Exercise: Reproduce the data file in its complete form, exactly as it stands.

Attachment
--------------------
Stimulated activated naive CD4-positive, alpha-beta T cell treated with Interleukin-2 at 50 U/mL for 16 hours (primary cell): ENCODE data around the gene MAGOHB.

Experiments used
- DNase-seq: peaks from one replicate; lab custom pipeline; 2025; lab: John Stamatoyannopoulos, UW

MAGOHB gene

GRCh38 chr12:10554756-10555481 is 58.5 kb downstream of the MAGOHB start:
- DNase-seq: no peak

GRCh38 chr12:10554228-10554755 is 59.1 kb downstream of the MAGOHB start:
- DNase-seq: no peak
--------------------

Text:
Stimulated activated naive CD4-positive, alpha-beta T cell treated with Interleukin-2 at 50 U/mL for 16 hours (primary cell): ENCODE data around the gene MAGOHB.

Experiments used
- DNase-seq: peaks from one replicate; lab custom pipeline; 2025; lab: John Stamatoyannopoulos, UW

MAGOHB gene

GRCh38 chr12:10554756-10555481 is 58.5 kb downstream of the MAGOHB start:
- DNase-seq: no peak

GRCh38 chr12:10554228-10554755 is 59.1 kb downstream of the MAGOHB start:
- DNase-seq: no peak